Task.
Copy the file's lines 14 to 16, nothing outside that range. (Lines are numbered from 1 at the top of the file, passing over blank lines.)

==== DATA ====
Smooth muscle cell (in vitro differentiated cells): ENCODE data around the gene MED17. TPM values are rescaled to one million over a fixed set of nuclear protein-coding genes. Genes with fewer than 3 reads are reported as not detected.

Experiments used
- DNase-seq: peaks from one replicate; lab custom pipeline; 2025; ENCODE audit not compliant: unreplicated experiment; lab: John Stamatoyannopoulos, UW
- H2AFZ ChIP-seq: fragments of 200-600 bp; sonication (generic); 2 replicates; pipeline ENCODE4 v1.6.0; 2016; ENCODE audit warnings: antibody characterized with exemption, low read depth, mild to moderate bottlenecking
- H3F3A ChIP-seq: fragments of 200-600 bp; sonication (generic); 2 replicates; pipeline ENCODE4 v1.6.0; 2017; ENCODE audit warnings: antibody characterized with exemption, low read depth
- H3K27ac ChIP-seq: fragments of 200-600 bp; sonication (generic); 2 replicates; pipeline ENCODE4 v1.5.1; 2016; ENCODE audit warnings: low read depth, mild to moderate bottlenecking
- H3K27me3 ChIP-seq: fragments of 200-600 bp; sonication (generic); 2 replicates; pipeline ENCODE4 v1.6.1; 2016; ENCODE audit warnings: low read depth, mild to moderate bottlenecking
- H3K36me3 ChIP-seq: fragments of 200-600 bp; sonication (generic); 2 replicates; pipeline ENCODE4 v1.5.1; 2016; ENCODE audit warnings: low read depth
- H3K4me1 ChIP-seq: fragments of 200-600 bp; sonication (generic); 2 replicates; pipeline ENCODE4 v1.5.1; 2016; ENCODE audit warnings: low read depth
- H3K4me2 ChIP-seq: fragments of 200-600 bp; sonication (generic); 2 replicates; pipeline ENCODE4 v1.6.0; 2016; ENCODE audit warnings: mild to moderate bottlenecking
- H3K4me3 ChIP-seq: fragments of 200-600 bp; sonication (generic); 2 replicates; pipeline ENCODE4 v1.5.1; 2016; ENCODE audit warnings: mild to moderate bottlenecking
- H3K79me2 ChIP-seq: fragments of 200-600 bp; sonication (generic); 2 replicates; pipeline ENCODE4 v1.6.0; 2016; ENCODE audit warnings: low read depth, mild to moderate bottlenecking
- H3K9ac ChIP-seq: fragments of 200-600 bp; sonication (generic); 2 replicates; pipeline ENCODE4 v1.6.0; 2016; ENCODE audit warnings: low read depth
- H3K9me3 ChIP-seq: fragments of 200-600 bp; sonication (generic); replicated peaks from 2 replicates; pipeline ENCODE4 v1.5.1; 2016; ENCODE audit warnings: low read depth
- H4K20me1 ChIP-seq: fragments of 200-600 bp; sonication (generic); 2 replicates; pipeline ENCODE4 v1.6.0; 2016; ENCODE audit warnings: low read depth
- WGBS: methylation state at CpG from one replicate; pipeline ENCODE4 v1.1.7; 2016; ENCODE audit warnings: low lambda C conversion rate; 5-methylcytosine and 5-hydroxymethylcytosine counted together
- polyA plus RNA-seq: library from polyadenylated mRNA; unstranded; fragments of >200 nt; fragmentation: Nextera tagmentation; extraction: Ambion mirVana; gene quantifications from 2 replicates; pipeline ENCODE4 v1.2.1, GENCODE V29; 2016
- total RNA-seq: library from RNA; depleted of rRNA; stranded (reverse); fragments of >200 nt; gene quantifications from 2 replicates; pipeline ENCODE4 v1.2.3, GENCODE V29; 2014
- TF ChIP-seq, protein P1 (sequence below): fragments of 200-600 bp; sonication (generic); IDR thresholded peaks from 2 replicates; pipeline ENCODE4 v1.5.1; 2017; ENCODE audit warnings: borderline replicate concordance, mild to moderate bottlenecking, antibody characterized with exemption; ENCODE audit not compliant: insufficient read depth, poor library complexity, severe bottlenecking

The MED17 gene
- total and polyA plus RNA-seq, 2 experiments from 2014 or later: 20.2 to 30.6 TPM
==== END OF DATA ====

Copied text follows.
- H3K9me3 ChIP-seq: fragments of 200-600 bp; sonication (generic); replicated peaks from 2 replicates; pipeline ENCODE4 v1.5.1; 2016; ENCODE audit warnings: low read depth
- H4K20me1 ChIP-seq: fragments of 200-600 bp; sonication (generic); 2 replicates; pipeline ENCODE4 v1.6.0; 2016; ENCODE audit warnings: low read depth
- WGBS: methylation state at CpG from one replicate; pipeline ENCODE4 v1.1.7; 2016; ENCODE audit warnings: low lambda C conversion rate; 5-methylcytosine and 5-hydroxymethylcytosine counted together